The Farseer Trilogy is the first series of the fantasy world by Robin Hobb, that only recently I began to explore.
The three books are about Fitz Chivalry, the bastard son of the prince Chivalry, who gives up his role as king-in-waiting as soon as he knows about the boy he will never meet, since he dies soon after his abdication in strange circumstances.
Fitz grows up under Burrich guidance (the chosen soldier by Chivalry) who seriously admonish him about using the Wit, the magic Fitz possesses that makes him able to talk to animals. The magic in the world is of two kind: the wit, that is condemned by the community, and the Skill, the art that flows in the royal family and that hallows mind communication and mind control.
In the first book (Assassin’s Apprentice) we see Fitz growing up in the town near the royal castle as stable boy under Burrich command, until his services are requested by King Shrewd: Fitz becomes assassin’s apprentice, a figure who act in the shadows to solve situation that cannot be solved openly. During his life in the royal palace, Fitz becomes to know the Fool, the king’s jester, who seems able only to talk by riddles and to hide great truths.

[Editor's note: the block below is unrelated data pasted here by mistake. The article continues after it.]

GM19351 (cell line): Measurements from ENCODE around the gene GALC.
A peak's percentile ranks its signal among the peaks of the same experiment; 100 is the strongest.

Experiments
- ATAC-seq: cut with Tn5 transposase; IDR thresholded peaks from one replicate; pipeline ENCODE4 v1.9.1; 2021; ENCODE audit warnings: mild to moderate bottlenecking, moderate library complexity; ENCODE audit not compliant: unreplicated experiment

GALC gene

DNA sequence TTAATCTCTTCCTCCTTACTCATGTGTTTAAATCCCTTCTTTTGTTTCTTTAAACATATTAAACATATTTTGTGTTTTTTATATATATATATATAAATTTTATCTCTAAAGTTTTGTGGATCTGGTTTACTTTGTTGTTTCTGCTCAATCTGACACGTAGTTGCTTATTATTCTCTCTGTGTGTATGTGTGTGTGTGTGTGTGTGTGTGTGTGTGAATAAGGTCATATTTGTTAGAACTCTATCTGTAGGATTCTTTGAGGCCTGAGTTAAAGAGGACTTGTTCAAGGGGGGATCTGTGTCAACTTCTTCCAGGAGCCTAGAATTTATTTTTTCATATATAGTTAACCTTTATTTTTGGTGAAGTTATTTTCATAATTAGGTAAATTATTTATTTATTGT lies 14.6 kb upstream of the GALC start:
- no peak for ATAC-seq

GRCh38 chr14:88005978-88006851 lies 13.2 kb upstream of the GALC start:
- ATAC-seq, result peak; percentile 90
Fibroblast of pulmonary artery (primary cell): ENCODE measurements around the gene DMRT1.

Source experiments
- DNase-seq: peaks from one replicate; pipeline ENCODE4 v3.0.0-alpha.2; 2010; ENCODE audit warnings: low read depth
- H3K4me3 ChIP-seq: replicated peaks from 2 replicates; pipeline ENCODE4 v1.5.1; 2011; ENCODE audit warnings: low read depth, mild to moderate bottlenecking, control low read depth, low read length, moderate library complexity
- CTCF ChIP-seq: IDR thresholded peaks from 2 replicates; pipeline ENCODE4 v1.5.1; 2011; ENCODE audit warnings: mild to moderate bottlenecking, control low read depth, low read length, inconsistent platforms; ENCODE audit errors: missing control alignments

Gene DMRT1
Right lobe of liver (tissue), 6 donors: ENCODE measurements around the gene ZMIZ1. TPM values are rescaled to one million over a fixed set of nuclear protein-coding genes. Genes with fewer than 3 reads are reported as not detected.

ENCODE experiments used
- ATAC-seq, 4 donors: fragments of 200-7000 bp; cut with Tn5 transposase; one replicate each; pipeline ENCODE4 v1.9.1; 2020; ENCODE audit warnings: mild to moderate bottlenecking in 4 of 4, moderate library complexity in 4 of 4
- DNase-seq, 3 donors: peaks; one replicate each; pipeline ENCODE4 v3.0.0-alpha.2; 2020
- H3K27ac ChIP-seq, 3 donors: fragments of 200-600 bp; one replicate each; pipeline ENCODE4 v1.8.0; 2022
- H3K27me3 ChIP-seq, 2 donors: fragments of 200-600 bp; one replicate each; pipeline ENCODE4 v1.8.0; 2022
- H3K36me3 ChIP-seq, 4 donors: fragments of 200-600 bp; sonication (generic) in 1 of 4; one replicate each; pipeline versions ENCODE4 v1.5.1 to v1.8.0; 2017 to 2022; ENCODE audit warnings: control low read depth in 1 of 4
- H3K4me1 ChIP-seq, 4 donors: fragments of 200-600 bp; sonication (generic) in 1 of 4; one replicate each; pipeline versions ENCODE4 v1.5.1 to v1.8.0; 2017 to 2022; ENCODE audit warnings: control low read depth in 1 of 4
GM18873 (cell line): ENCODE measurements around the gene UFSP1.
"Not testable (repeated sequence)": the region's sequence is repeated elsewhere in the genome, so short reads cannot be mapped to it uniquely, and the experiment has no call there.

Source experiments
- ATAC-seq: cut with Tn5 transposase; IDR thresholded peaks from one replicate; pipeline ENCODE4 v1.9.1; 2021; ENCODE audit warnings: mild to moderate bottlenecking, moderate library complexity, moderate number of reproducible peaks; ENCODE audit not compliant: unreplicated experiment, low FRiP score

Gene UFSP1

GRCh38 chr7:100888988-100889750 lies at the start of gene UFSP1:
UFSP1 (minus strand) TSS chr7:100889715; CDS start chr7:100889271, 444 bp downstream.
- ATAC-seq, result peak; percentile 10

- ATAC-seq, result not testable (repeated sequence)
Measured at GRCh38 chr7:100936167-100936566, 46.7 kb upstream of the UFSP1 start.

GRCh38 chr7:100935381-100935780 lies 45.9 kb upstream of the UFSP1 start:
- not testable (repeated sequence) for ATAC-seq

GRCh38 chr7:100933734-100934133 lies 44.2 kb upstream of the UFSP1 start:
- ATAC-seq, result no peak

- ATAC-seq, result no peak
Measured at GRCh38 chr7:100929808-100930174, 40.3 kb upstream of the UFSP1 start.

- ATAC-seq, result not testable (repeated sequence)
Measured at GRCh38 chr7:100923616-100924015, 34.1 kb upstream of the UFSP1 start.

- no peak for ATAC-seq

The Six Duchies reign are attacked by the Red-Ship Raiders of an enemy kingdom, and the people living in the attacked cities become men and women without emotions, violent and aggressive. To better manage the defence of the coast the King orders the creation of a cohort, a group of young people able in the skill to support and help prince Verity. In the castle the rivalry between the two prince is more evident, Veritas on one side and his step-brother Regal on the other one. Fitz is involved in the cohort, but after a fight with his master he is scarred in the use of the skill.
In the following book (Royal Assassin) Fitz is more mature, but constantly divided among the love for Molly (a girl he grow up with in the town), his friendship with the wolf he bounded with the wit and his faith in the king and in Verity, who decides to try an extremely risky adventure to find help to definitely defeat the Red-Ship enemies. It is more clear also Regal’s strive for power.
The second book ends dramatically, and only in the third and last novel (Assassin’s Quest) all the stories will find their ending.
The Farseer Trilogy is very well-built and well-finished, in particular concerning the characterization; a nice feature is that the noble ones have a name that recalls their main attitude (Fitz will always be considered as a bastard because he’s name means it). In the book the reader can perceive the evolution of the main character, Fitz, who grows up during the books and introduces every chapter with his memories or description useful for the world-building.
I personally liked better the first and third installments, but the series is overall beautiful.
* Assassin’s Apprentice by Robin Hobb★★★★☆
* Royal Assassin by Robin Hobb★★★★☆
* Assassin’s Quest by Robin Hobb★★★★☆
*I read this book in english